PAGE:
Get into position early—the quickly-fading darkness of early morning will afford freedom of movement without detection that daylight hours will not. The key is not spooking the elk out of your area before you get a chance to hunt them. Use every trip in and out of the woods before and during your hunt as a scouting trip. Be mindful of elk sign.
A good sign that elk are using an area is “rubbed” trees. Look for a smaller aspen trees or pine saplings that bull elk use to rub against to rid their antlers of drying velvet, and to otherwise vent their general frustrations! These trees tend to be stripped of bark 2 to 6 feet from the ground. A bull with a real bad attitude will wipe the tree clean of all branches and bark. Check rubs for “freshness”; newly rubbed trees will still have a softness to their bark and will still be oozing sap.
Look for wallows. Elk use wallows for several reasons; cooling themselves down in the hot, early days of fall, to control pesky insects, and to spread scent, effectively marking their territory. These small bodies of water can be as large as a back yard pool or as small as a kitchen sink. Evidence of fresh tracks in the mud around a wallow is evidence of recent use. But chocolate milk-colored water and fresh hair prints (made as the elk rolls in the mud) near the edge of the wallow is sure proof that elk are near.
As the morning passes, listen for the tell tale sounds of elk movement: a twig breaking, rolling rocks, cow calls, or possibly a bugle. Once elk are located it may be necessary to move to the elk or you can try to call them to you. Try a soft cow call, then, if you get a reply, wait a minute and call again. Be patient. It may take some time for the animals to move to you. If your call is not answered, try again just a bit louder. You may even want to try a bugle. Remember, start soft then work louder—don’t blow their heads off with your first call!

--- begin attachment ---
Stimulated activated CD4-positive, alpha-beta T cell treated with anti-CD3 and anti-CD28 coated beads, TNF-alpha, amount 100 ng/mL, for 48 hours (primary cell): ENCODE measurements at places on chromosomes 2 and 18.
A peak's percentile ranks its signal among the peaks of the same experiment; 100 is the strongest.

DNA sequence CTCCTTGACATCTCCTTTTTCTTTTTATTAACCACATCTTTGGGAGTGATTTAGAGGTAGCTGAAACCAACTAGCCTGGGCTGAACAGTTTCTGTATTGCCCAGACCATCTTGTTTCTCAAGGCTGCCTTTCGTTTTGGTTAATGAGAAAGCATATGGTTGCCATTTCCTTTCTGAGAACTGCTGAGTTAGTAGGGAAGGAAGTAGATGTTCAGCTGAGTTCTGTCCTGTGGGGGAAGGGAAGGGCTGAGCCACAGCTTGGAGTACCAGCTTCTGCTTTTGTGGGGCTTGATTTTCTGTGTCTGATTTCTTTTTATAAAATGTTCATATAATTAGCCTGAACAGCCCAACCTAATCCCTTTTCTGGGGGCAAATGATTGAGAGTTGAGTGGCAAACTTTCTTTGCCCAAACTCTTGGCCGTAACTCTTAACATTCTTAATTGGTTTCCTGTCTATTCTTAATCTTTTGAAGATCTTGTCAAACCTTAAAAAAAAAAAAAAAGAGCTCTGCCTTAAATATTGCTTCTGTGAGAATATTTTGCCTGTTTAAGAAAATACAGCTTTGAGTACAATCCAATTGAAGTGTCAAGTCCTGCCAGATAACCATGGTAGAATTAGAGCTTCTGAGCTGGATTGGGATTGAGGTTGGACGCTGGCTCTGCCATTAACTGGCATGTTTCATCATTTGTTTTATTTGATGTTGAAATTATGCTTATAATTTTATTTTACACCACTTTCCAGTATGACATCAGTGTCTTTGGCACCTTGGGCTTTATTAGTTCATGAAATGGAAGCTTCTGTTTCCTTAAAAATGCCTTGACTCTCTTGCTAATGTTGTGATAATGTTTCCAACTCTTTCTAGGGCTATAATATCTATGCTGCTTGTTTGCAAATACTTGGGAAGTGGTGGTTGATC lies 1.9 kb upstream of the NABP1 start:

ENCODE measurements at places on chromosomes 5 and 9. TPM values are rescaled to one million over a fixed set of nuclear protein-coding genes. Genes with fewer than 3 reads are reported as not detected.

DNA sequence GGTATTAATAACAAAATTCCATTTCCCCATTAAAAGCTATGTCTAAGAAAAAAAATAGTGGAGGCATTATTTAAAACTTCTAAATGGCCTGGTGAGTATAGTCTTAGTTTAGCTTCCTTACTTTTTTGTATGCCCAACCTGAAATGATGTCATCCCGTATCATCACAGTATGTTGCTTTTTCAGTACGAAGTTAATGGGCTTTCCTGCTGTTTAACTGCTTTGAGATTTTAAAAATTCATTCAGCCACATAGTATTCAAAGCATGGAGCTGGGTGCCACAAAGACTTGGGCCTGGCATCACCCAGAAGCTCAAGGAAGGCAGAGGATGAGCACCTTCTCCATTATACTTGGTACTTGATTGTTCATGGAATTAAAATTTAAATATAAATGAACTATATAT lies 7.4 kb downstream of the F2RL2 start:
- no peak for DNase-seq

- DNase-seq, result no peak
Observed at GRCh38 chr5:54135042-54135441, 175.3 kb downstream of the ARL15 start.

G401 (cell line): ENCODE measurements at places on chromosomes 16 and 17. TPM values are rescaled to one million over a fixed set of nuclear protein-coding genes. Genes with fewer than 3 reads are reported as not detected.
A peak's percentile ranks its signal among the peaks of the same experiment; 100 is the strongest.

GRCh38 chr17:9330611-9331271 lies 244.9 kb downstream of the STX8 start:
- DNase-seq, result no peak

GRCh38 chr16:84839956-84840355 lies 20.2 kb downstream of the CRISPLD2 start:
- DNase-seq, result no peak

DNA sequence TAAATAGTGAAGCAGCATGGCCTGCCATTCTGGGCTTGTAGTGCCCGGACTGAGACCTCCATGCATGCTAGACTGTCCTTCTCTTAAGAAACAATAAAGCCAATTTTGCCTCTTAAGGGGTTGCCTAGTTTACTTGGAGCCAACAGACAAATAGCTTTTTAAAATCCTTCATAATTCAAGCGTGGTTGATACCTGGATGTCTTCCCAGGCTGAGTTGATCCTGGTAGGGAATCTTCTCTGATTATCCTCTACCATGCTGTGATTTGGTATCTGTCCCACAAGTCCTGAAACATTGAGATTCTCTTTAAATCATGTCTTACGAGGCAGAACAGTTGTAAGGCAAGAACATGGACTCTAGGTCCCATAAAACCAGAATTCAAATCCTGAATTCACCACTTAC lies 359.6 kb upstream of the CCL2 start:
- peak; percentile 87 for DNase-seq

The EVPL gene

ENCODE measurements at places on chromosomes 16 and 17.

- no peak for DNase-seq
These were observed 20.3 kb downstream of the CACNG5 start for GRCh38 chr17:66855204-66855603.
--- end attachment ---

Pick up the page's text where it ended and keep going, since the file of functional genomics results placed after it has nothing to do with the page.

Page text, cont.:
Calling elk is, for most, a trial and error process; listen to the elk and try to sound like them. Listen for a response. It may take just seconds for a “hot” bull to answer, but it can take several minutes. A bull that doesn’t feel that the caller is close enough to be threatening may simply ignore calls. If these attempts fail to produce a response, consider the wind direction and start to move slowly on a course that will put you ahead of the elk. At all times be mindful of animals that may be present but remain quite.